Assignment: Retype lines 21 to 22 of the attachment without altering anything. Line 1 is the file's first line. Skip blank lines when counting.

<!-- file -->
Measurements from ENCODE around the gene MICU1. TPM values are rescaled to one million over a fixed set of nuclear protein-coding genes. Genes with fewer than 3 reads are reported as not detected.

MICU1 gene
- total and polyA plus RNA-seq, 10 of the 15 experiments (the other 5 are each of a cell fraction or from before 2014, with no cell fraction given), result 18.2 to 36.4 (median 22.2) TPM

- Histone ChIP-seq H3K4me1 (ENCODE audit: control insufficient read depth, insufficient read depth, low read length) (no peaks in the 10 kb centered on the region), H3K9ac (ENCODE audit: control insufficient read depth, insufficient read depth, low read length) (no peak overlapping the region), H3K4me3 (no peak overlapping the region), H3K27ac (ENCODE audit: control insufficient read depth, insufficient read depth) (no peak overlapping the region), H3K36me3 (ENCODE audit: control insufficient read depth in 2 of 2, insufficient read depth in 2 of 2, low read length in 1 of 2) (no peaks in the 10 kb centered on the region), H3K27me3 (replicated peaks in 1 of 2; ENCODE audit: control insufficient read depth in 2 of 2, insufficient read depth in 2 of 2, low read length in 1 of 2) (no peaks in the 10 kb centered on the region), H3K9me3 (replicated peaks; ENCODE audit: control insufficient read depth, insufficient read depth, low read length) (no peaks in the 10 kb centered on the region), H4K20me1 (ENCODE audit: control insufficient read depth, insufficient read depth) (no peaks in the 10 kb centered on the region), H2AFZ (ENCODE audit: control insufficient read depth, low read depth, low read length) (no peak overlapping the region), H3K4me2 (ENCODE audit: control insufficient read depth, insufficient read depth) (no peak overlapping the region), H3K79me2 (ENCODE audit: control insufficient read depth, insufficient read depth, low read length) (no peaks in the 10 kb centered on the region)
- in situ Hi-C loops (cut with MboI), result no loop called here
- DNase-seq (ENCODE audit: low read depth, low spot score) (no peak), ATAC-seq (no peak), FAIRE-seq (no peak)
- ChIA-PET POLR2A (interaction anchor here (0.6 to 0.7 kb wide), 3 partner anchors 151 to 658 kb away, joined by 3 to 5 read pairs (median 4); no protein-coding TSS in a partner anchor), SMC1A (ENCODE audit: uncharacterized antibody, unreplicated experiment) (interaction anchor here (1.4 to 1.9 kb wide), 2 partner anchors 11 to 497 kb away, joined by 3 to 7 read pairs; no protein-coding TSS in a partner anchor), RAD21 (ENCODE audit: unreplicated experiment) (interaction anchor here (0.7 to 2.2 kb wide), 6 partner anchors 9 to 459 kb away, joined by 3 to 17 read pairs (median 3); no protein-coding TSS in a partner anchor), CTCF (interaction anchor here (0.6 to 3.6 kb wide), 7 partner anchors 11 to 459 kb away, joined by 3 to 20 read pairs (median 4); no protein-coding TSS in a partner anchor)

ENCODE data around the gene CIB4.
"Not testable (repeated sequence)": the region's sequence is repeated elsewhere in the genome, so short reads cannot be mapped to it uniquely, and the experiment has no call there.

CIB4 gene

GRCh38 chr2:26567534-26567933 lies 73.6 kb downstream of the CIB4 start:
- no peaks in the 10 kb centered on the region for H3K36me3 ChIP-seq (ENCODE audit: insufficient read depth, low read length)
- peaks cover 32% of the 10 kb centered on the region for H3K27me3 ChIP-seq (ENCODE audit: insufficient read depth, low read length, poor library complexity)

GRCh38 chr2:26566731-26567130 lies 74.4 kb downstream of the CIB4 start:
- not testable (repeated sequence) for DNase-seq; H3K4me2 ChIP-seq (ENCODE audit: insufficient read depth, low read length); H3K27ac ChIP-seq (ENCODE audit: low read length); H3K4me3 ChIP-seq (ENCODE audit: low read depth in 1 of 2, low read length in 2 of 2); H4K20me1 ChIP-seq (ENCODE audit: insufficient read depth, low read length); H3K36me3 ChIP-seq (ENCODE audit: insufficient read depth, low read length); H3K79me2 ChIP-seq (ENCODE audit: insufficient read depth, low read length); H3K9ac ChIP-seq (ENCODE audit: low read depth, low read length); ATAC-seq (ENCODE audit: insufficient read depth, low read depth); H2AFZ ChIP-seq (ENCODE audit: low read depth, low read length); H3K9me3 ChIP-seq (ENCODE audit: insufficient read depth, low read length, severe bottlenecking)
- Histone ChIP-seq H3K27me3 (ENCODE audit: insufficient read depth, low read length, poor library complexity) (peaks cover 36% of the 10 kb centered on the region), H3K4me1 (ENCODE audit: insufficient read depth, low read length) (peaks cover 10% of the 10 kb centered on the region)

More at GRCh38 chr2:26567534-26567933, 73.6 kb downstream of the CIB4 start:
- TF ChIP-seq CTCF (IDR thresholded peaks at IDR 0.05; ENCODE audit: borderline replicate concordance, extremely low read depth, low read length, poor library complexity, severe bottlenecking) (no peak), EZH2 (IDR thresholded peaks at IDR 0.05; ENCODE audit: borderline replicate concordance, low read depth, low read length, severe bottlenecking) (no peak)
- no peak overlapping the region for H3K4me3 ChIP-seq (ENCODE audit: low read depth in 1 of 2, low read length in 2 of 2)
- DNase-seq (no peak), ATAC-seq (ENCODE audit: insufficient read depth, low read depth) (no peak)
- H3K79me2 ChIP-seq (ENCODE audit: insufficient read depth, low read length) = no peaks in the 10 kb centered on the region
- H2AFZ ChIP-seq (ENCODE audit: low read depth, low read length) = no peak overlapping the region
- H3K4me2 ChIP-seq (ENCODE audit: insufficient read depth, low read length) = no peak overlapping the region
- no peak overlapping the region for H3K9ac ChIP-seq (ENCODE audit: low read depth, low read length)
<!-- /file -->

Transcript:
- H3K79me2 ChIP-seq (ENCODE audit: insufficient read depth, low read length) = no peaks in the 10 kb centered on the region
- H2AFZ ChIP-seq (ENCODE audit: low read depth, low read length) = no peak overlapping the region